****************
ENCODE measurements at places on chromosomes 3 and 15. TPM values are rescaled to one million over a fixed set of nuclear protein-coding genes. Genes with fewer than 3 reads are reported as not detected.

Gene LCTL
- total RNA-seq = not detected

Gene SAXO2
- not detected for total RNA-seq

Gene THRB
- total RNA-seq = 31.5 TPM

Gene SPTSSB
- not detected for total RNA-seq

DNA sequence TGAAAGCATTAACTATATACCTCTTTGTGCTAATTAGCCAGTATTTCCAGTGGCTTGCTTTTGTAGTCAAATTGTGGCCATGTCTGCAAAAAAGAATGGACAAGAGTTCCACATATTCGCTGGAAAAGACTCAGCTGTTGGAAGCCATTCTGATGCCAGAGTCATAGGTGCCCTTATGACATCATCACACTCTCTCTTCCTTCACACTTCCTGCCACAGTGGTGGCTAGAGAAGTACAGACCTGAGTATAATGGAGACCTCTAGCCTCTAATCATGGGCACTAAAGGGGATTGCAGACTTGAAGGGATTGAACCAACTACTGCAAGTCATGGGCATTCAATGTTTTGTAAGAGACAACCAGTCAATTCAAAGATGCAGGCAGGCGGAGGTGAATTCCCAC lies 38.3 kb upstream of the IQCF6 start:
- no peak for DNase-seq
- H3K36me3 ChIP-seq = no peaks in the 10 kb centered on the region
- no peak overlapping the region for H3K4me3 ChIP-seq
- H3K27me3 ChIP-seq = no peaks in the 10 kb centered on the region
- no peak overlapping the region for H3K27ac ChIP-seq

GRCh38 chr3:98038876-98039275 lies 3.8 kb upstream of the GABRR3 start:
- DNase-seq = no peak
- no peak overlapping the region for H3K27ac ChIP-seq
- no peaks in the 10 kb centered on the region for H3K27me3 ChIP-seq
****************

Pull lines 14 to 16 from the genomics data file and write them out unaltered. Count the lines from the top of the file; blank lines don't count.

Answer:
- H3K27me3 ChIP-seq = no peaks in the 10 kb centered on the region
- no peak overlapping the region for H3K27ac ChIP-seq

GRCh38 chr3:98038876-98039275 lies 3.8 kb upstream of the GABRR3 start: